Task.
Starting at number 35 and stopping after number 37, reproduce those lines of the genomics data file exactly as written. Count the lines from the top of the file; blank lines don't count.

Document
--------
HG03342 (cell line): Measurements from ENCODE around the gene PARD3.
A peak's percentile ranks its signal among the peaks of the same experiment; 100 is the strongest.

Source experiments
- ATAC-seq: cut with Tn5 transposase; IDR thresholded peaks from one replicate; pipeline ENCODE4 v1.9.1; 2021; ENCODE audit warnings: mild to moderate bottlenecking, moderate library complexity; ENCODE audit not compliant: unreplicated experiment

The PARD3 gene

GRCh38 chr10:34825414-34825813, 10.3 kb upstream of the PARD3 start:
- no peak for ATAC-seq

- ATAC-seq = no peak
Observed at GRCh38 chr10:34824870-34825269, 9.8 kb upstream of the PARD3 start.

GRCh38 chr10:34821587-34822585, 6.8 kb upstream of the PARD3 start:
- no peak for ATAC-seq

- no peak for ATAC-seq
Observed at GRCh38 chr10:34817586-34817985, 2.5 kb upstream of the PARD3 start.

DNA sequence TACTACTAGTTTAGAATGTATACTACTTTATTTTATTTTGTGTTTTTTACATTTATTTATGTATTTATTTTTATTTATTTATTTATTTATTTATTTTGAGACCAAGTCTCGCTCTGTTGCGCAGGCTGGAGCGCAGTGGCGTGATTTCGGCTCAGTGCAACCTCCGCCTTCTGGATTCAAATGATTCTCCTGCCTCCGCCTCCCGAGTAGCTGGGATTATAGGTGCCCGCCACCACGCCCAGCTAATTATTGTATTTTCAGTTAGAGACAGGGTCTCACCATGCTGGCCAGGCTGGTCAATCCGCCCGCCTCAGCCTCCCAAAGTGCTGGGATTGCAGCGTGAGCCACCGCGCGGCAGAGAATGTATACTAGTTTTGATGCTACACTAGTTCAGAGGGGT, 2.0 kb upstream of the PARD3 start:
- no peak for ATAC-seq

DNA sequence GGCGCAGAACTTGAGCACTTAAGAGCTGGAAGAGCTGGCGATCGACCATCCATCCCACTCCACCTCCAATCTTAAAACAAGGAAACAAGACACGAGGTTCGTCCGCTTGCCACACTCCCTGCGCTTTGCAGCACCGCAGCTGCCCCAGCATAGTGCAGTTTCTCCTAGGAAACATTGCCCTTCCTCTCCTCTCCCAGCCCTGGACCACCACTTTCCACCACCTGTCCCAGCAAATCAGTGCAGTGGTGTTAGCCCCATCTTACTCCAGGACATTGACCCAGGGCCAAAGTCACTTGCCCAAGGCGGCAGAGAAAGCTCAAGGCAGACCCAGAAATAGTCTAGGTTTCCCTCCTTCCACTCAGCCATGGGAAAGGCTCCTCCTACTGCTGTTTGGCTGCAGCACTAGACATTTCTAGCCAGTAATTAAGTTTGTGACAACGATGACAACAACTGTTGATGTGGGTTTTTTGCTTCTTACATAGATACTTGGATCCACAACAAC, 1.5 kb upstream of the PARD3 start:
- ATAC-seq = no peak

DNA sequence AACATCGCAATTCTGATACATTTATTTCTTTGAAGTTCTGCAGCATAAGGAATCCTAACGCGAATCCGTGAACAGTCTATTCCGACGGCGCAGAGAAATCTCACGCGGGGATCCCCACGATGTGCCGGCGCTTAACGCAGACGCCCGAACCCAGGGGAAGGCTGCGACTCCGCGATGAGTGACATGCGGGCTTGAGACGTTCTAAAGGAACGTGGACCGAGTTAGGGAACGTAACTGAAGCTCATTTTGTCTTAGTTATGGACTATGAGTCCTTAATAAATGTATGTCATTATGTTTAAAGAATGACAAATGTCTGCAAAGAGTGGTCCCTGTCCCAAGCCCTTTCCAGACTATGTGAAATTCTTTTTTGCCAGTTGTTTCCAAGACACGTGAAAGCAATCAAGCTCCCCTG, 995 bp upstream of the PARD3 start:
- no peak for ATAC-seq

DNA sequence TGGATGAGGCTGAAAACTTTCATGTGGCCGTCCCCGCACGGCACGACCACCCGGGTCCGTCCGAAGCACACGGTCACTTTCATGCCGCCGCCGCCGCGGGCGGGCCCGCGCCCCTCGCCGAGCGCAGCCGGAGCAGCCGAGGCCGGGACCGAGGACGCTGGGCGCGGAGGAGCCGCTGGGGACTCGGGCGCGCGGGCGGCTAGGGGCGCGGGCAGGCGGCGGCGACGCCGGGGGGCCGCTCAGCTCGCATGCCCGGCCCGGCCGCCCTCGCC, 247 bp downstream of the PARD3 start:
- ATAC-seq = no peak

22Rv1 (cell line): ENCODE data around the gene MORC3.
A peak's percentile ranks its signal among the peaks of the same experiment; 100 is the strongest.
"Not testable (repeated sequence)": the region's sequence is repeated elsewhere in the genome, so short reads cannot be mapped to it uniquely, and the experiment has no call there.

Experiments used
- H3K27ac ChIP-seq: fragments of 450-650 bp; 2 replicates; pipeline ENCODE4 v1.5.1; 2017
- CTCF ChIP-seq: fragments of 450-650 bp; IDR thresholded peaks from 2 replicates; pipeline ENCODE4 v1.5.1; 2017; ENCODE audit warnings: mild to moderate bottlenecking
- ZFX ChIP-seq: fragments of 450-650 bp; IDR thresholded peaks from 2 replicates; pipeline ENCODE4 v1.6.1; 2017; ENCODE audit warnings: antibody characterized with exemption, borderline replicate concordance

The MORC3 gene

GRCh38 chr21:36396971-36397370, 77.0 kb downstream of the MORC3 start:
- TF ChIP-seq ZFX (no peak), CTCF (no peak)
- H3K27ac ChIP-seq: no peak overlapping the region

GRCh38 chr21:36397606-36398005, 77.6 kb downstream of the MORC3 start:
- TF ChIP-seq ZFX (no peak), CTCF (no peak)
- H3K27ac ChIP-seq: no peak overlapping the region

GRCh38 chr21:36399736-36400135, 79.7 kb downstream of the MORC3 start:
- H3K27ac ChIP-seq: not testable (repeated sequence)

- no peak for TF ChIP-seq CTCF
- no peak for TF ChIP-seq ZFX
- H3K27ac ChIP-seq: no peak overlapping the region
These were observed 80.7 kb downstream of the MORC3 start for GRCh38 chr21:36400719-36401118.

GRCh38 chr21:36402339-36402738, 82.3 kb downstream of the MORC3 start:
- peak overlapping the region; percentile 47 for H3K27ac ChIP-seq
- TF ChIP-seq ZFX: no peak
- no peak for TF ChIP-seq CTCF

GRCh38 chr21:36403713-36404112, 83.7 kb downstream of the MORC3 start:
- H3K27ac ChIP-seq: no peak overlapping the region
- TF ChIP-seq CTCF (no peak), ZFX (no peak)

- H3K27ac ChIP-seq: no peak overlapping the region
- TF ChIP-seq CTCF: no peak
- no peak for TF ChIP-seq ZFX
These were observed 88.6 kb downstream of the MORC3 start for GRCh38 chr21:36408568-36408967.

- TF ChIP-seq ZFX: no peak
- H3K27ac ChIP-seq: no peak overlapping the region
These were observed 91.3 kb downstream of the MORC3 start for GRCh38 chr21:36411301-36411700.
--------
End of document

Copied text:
- H3K27ac ChIP-seq: no peak overlapping the region

GRCh38 chr21:36399736-36400135, 79.7 kb downstream of the MORC3 start:
- H3K27ac ChIP-seq: not testable (repeated sequence)